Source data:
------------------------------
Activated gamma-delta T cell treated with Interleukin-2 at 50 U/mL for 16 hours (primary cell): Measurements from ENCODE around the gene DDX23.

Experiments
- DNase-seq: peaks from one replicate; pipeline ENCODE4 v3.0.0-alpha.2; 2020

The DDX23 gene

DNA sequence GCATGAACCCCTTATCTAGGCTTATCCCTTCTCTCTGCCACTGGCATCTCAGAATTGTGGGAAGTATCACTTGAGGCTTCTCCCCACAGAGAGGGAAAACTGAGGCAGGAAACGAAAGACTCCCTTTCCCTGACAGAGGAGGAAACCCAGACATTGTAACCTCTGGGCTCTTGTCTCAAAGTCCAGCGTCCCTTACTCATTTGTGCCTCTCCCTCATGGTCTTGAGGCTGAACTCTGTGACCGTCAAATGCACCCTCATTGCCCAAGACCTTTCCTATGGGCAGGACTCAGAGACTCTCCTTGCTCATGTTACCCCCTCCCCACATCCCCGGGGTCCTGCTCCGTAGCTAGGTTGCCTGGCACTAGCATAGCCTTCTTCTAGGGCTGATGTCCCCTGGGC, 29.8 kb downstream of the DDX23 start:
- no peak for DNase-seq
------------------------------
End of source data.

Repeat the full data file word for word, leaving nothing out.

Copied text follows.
Activated gamma-delta T cell treated with Interleukin-2 at 50 U/mL for 16 hours (primary cell): Measurements from ENCODE around the gene DDX23.

Experiments
- DNase-seq: peaks from one replicate; pipeline ENCODE4 v3.0.0-alpha.2; 2020

The DDX23 gene

DNA sequence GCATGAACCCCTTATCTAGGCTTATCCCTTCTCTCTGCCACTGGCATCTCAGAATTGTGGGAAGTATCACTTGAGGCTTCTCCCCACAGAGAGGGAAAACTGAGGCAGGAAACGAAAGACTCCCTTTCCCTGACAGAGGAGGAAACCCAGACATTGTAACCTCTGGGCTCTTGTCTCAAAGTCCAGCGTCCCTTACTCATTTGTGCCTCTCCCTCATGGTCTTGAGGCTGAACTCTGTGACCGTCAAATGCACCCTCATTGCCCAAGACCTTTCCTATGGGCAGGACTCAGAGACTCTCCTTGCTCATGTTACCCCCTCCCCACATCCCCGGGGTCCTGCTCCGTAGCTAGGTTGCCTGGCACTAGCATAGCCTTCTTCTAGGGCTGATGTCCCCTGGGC, 29.8 kb downstream of the DDX23 start:
- no peak for DNase-seq